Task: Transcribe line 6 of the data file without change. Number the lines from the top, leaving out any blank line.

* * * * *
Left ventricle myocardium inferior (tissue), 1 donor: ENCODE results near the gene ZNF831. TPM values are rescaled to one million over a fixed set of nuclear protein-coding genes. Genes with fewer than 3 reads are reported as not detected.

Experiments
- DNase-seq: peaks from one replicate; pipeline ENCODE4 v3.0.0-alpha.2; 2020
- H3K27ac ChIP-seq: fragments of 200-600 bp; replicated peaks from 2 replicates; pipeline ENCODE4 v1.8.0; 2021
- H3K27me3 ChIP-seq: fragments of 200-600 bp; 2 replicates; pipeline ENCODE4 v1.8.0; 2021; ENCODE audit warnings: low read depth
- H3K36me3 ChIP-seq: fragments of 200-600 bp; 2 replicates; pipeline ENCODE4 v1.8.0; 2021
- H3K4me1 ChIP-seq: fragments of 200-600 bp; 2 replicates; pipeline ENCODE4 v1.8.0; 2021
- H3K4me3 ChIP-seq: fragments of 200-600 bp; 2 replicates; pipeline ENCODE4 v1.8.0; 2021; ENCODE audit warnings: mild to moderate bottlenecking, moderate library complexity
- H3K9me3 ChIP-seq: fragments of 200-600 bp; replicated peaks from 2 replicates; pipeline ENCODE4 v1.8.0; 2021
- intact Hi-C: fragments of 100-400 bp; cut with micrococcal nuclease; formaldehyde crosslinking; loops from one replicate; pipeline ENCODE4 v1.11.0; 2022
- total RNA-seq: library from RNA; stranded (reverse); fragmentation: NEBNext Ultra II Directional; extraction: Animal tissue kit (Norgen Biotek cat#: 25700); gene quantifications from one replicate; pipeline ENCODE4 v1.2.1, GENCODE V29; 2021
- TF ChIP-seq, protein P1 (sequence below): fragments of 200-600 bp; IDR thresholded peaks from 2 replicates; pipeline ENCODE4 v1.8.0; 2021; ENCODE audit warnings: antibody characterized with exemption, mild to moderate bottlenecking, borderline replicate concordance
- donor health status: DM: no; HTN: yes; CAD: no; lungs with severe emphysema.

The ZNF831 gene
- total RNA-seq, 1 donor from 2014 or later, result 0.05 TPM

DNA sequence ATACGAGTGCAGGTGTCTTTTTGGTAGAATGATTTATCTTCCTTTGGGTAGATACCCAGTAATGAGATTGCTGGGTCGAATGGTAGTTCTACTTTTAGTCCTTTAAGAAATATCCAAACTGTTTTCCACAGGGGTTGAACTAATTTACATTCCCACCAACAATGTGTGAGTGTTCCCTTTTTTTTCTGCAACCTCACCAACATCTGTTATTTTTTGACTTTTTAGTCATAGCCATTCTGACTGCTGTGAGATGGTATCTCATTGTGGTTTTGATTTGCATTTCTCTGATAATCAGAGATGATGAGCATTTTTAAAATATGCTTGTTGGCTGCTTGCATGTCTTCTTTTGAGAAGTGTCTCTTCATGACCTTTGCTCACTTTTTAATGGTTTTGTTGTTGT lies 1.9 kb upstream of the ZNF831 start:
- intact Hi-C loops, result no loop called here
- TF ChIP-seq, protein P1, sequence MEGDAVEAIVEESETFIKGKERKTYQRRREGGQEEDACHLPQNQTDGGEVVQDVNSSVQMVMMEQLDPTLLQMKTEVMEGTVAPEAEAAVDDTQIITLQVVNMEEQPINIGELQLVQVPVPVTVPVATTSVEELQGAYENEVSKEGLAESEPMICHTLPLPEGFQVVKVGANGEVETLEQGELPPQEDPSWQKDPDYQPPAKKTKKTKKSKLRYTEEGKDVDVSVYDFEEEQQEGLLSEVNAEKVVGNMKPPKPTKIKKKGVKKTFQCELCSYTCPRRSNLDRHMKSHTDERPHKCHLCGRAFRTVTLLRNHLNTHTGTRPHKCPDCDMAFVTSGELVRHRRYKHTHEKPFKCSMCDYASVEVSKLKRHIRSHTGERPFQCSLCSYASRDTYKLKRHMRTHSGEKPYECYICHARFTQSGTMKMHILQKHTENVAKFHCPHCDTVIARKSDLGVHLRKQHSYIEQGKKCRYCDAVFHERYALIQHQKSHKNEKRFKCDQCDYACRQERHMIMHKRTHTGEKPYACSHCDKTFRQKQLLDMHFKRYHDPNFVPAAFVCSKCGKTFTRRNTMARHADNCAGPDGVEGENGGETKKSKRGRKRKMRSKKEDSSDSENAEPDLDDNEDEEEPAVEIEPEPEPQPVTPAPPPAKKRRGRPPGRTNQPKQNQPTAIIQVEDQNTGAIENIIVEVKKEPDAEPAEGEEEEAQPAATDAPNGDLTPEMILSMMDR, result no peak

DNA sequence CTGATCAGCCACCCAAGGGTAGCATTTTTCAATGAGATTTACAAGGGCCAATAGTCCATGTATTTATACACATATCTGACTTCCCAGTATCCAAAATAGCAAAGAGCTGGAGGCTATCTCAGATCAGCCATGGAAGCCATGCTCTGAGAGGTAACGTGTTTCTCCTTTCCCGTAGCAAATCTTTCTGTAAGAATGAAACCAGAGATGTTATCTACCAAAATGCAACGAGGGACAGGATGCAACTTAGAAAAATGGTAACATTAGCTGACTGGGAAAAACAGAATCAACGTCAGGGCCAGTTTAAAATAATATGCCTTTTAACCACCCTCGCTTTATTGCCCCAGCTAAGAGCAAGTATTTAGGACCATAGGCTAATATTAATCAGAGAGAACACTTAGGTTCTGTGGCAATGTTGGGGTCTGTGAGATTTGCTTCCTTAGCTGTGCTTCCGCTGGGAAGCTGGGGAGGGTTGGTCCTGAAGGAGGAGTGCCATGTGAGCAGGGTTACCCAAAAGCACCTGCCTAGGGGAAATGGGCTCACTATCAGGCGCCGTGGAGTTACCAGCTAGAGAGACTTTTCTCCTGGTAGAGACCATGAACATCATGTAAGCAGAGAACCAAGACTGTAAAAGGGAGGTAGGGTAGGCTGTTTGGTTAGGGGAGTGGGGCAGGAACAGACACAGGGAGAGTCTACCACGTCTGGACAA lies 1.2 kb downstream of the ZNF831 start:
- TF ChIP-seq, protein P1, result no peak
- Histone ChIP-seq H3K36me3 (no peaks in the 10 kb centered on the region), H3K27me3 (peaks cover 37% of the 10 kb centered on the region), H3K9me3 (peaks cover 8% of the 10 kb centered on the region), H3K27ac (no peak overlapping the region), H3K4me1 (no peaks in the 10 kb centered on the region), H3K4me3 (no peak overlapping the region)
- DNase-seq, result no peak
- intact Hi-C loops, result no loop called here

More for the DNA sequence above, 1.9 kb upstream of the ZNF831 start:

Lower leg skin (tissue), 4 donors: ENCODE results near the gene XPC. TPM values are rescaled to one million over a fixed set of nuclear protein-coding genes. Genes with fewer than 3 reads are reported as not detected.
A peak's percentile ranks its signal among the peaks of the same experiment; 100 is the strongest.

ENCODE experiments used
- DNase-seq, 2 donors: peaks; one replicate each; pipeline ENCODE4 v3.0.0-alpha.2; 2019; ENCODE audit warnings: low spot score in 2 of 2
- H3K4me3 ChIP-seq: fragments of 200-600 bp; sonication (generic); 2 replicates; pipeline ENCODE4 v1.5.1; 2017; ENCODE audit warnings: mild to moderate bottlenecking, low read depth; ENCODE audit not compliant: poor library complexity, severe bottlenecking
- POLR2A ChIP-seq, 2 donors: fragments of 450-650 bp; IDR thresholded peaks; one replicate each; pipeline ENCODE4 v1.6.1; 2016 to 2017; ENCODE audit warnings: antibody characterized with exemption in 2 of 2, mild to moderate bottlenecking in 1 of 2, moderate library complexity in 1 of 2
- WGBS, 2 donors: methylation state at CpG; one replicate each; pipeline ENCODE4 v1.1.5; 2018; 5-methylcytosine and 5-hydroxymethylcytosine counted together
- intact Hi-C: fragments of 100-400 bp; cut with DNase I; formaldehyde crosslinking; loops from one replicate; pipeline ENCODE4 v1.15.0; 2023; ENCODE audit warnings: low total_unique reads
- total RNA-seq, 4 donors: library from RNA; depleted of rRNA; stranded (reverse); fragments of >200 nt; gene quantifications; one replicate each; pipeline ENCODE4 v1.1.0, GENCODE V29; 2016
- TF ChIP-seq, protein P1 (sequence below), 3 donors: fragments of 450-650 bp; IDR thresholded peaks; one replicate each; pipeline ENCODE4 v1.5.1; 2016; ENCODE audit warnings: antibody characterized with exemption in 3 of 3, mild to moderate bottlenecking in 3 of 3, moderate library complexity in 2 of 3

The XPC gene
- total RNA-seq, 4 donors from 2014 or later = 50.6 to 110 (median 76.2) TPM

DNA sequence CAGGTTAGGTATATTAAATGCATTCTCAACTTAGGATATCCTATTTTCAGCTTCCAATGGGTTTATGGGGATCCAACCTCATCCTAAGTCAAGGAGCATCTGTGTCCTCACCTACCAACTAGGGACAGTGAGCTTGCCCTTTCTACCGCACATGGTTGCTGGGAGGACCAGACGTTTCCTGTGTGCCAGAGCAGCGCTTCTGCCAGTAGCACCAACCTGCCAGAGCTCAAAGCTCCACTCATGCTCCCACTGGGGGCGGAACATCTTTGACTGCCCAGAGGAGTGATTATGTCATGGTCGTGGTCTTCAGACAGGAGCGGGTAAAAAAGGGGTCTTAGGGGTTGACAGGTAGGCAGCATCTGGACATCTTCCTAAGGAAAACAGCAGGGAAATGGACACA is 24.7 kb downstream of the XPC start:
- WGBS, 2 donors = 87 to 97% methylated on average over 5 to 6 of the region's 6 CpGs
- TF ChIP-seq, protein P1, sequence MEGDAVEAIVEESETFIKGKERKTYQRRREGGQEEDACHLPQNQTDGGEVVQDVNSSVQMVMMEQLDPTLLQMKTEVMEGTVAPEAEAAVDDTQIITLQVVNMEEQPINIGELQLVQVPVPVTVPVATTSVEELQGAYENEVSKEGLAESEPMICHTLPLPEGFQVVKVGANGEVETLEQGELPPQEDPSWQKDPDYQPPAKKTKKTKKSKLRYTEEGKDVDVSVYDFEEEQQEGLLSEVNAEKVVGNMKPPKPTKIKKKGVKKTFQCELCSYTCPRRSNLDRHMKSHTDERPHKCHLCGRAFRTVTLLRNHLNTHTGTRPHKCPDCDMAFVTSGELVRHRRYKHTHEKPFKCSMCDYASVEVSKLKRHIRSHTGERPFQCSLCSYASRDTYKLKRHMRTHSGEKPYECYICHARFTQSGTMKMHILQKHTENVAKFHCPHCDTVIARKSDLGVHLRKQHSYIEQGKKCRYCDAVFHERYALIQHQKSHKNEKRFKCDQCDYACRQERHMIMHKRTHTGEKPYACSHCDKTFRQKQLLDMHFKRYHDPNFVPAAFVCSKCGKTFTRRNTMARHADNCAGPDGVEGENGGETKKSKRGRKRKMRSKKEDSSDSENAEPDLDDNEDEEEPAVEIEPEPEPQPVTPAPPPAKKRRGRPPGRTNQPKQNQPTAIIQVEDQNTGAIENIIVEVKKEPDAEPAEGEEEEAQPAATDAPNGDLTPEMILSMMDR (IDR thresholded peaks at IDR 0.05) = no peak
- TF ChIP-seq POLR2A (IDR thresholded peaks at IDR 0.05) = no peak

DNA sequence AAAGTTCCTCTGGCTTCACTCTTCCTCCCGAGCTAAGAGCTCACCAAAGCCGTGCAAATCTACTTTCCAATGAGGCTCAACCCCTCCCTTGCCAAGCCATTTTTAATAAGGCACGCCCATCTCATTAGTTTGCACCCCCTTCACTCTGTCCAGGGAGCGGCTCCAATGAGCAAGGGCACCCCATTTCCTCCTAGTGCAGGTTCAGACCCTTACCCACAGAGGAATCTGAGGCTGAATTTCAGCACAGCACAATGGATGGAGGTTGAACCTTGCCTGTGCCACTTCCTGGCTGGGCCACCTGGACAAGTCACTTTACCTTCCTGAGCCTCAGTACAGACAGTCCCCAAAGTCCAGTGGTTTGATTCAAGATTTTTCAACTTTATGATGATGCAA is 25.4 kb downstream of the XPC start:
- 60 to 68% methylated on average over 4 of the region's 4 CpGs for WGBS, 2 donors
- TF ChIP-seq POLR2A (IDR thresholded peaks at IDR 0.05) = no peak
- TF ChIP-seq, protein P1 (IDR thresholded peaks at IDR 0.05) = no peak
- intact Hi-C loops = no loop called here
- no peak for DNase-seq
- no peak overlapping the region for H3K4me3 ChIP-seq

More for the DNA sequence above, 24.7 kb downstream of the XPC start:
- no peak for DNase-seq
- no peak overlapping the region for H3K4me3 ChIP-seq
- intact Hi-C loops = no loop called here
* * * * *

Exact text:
- H3K36me3 ChIP-seq: fragments of 200-600 bp; 2 replicates; pipeline ENCODE4 v1.8.0; 2021